A European project is developing solutions and procedures to provide one single and precise view of air traffic movements across the continent. The Four Dimensions Trajectory Management (4DTM) project is addressing one of the key challenges for advancing the Single European Sky: guaranteeing that navigation service providers, airport operators, airlines and the aviation community at large share a single harmonised view that is updated in real time with the movements of both civil and military aircraft throughout Europe.
The project is run within the framework of SESAR, the technological pillar Single European Sky, and is funded under the EU’s Horizon 2020 research and innovation program. Led by Indra, the project consortium is comprised of 28 participants including navigation service providers, technology companies and research bodies from European Union, Norway and Switzerland.
The core characteristic of 4D is that trajectories are always synchronised between air and ground systems in every moment of its route. The project will use data from each country's air traffic ground control centres, the European Network Manager - the body that supervises all of Europe's air traffic-, and airport operators. It will also process data on trajectories handled by the aircraft themselves and data used for flight planning by airlines’ flight operations centre. Likewise, information on military flights will also be used in order to better evaluate the impact on civil traffic.
Not only with will the project synchronise flight trajectory data, it will also develop new tools to improve the availability of precise and harmonised aeronautical and meteorological information. Doing so will enable the detection in advance, of any unexpected situations that may generate delays and require adjusting scheduled operations.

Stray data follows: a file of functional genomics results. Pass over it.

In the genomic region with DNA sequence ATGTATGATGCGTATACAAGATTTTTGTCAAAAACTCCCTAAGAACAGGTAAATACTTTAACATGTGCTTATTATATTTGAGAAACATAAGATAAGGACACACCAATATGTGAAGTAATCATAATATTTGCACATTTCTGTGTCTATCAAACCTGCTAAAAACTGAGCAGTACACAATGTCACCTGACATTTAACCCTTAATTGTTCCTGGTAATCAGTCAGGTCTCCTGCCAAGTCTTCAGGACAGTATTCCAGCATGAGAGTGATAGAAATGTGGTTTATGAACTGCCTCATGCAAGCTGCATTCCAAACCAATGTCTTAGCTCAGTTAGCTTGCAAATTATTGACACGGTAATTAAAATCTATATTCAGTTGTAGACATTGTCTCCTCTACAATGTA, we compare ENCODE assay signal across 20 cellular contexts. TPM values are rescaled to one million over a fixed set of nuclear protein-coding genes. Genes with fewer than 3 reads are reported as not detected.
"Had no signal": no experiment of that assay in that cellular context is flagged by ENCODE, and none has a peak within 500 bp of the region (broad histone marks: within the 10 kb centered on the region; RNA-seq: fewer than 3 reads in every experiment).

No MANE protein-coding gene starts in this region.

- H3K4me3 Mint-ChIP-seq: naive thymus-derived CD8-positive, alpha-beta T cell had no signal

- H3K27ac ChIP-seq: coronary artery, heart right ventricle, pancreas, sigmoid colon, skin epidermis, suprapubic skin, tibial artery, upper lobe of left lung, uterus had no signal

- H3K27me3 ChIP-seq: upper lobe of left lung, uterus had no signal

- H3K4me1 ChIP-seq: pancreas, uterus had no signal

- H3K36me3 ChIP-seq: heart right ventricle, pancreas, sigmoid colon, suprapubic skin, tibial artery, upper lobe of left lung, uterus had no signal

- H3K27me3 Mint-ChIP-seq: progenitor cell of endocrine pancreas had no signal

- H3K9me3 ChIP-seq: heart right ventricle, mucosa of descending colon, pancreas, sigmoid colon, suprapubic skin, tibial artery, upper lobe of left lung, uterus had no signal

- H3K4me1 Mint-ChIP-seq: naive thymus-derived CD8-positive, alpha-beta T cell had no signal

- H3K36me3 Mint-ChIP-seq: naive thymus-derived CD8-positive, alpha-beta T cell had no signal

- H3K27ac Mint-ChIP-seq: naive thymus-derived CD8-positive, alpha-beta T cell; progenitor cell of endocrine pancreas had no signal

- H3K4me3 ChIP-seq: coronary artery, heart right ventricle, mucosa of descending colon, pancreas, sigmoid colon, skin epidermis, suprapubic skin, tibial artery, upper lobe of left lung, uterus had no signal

The solution paves the way for the definitive implementation of flights using 4D trajectories across the entire continent. This new way of flying allows aircraft to select direct routes, thereby reducing fuel consumption, CO2 emissions and costs. Furthermore, controllers will have available more precise information for planning operations and managing traffic more smoothly, and will be to respond to the expected increase of traffic in the coming years. Finally, improving Europe's transportation efficiency will not only directly result in cost savings, but will also improve the environment and airline passenger convenience, while directly impacting the economic growth of the entire continent.
The objectives of SESAR are to enable a threefold increase in traffic management capacity across Europe, improve safety by a factor of 10, reduce the environmental impact by 10%, and cut the costs of air traffic management services by 50%.
Only by modernising systems and air operations will Europe be able to keep pace with the constant annual increases in air traffic. Flights are forecast to rise from 10 million per year at present to 16.9 million by 2030.
Date: Nov 23, 2017